In what sense was JP Duminy “released”?

JP Duminy had initially been sentenced to a full Test tour of England but has been released early due to good behaviour and bad batting.

Duminy has been around a while. He made his one-day international debut in 2004 and his Test debut in 2008. Somehow he has played 46 Test matches, which is both more and fewer than you would imagine.

He has at various times been a batsman, a quasi-all-rounder and just a name on the team sheet. He averages 32 with the bat and 38 with the ball.

Newspapers have not for the most part expanded on his release from the South Africa squad, so we’re unclear whether it was intended as a kick up the arse, an act of mercy, or a merciful kick up the arse.

There’s also the possibility that it’s an out-and-out discardation, in which case ‘release’ seems even more euphemistic than normal.

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14 Appeals

  1. King Cricket

    July 25, 2017 at 2:50 pm

    If you did a venn diagram, would there be any overlap between ‘released’ and ‘axed’?

    • Released:
      National Lottery balls
      Engelbert Humperdinck (please?)
      Lizzie Borden

      Axed:
      The National Lottery live show
      George Washington’s dad’s favourite tree
      Lizzie Borden’s step-mum

      Some Combination of the Two:
      Frankie Goes to Hollywood

      • That’s a cracking post, Bert. The one that confused me is the National Lottery live show – I had no idea it had departed from our screens. Well everyone else’s screens, since I don’t make use of one of my own. I just assume that the TV schedules are more or less fixed in their historical state circa 2000, but Google assures me that the Lottery show has indeed disappeared to Youtube. Wonder how many people watch it?

      • I had never heard of Lizzie Borden, so thanks for that Bert! It seems to me that the most remarkable aspect of her case is the jury that acquitted her:

        https://upload.wikimedia.org/wikipedia/commons/5/59/Lizzie_Borden_Trial_Jury.jpg

        One would think they’d’ve moustached and bearded her all the way to the noose but no, they let her go! Them were gentle walruses after all.

      • Hell’s teeth! That’s one proper set of chaps right there.

        I’m going to print and frame that photo, put it up on the wall in our hall. Then, when anyone asks who they are, I can make up some story about one of them being an ancestor of mine. The board of a firm of merchant bankers, setting off to explore The Upper Congo, Colonial Office civil servants in Lucknow, The Honourable Society of Derbyshire Cheesemen, the Rawalpindi branch of Stonewall.

        I think I’ll adopt 4th from right, back row, check jacket, mad eyes. I’ll call him Uncle Bodley, short for Baudelaunce, second cousin of my maternal great-grandmother. He was with Gordon at Khartoum, you know.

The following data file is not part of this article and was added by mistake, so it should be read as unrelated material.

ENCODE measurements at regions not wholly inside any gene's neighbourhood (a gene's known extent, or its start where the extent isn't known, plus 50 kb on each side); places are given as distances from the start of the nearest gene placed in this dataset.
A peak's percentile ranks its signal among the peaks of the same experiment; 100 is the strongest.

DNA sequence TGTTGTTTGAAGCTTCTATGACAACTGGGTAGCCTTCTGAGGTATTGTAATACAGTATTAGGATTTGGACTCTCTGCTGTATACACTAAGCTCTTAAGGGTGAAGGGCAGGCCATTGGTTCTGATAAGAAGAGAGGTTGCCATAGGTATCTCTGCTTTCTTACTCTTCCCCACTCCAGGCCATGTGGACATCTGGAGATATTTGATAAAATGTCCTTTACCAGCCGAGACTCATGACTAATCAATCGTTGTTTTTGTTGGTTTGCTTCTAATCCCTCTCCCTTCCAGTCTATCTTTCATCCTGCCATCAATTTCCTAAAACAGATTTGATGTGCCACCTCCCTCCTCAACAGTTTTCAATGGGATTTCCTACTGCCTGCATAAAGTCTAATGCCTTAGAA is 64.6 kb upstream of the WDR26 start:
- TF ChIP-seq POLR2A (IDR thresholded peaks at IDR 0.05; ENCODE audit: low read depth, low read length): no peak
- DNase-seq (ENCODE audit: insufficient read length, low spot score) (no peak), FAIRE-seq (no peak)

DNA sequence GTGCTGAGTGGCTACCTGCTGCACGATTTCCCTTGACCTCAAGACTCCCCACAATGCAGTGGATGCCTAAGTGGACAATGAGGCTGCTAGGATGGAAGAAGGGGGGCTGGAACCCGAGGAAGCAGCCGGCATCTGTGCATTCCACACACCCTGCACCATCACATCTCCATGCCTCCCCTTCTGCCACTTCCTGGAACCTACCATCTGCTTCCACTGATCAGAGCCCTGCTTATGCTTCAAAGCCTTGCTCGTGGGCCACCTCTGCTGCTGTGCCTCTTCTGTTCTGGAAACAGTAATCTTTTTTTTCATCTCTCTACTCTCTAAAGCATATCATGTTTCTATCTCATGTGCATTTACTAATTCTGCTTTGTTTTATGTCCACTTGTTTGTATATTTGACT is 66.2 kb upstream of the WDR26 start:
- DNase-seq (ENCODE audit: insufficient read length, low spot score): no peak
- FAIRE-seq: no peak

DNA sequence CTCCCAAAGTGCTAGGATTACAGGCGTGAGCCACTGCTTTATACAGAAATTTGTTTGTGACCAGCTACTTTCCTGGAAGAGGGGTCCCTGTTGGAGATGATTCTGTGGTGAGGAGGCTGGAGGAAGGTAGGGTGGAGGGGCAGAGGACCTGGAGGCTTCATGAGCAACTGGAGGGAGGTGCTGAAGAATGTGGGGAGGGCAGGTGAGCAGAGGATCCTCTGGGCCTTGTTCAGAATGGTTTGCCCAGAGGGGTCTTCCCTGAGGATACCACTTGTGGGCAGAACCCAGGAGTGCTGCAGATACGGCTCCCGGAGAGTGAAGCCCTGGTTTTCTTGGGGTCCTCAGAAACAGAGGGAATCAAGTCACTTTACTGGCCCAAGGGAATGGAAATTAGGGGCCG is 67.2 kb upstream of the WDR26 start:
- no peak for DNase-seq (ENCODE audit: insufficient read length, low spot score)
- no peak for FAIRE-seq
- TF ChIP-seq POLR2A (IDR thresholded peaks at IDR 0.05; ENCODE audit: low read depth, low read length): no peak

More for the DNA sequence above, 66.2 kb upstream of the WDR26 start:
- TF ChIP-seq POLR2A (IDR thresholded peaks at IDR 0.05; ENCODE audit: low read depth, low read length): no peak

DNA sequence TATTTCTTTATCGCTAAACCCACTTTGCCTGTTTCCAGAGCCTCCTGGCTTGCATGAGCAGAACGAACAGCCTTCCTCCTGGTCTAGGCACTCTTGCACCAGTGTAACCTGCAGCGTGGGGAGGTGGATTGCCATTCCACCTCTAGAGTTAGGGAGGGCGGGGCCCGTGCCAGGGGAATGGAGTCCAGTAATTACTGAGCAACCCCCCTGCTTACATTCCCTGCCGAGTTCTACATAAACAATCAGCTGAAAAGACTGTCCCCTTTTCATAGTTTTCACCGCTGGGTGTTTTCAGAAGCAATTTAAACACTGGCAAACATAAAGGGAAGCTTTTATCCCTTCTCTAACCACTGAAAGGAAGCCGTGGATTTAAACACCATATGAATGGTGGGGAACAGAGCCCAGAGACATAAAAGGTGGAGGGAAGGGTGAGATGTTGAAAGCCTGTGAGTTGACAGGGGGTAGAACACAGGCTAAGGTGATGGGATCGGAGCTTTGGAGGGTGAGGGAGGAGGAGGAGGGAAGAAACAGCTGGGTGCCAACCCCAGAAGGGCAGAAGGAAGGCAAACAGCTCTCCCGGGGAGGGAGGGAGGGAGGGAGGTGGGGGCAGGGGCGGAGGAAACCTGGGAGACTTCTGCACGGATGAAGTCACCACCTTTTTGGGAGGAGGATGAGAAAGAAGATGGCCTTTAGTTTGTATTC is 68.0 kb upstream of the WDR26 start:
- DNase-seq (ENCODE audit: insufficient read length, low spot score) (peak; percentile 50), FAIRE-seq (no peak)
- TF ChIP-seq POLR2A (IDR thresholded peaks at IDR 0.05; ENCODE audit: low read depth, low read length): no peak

• Ah Bert – you’re so intimidatingly cleverly funny. Never change.

      • Your Uncle Bodley is fourth from the LEFT, Bert, not fourth from the right. Please try to be more accurate when constructing your family fictions

        Most certainly the maddest look of the twelve and well done you for bagsying him first. I wanted him.

        None of my ancestors come close to looking that crazy, although my Great Uncle Max, with a double bass much bigger than his small self, looks a bit different and by all accounts was rather good at constructing a fictional past for himself when necessary:

        https://www.flickr.com/photos/ianlharris/10806645275/in/album-72157637567656963/

      • What raffish coves are these, Ged? All but three are bare-lipped, and even the moustachioed ones are several bushes short of a thatch. And in the company of a woman! In public! Without a moustache! O tempora, o mores!

        It doesn’t surprise me one bit that you are related to such as these, Ged. These are not Men of Empire like my Uncle Bodley. They would not be able to single-handedly lift the Siege of Mafeking like he did, with only stout heart, pride in the king and two-thousand heavily armed men to sustain him. It’s no wonder we lost the last test if this is the quality of our manhood these days.

    • It’s true, Bert. Great Uncle Max could not lift the Siege of Mafeking single-handed.

      But he could life a double-bass considerably larger than himself, which is an achievement of sorts.

      I think those coves are probably a subset of David De Groot’s Piccadilly Orchestra and probably they are in Great Yarmouth.

      https://www.youtube.com/watch?v=SXnbKZMHfHQ

      My mother used to use the term “coves” a lot; I’m not sure I’ve come across it since.

      I do realise that I and my family have been a great disappointment – in my case both in sport and music; in Great Uncle Max’s case, only a disappointment in sport; he spawned a line of fine musicians.

  2. Maybe he’s been ‘released’ to go play some T20 cricket instead of hanging around the squad?

  3. fuckin why I love KC. short n sharp.

  4. The Saffers had ludicrously high expectations of JP at one time. He wasn’t just going to replace Kallis, he was going to be better than Kallis.

    Just think of all the England players who were going to be the next Botham and crumbled under the weight of that expectation.

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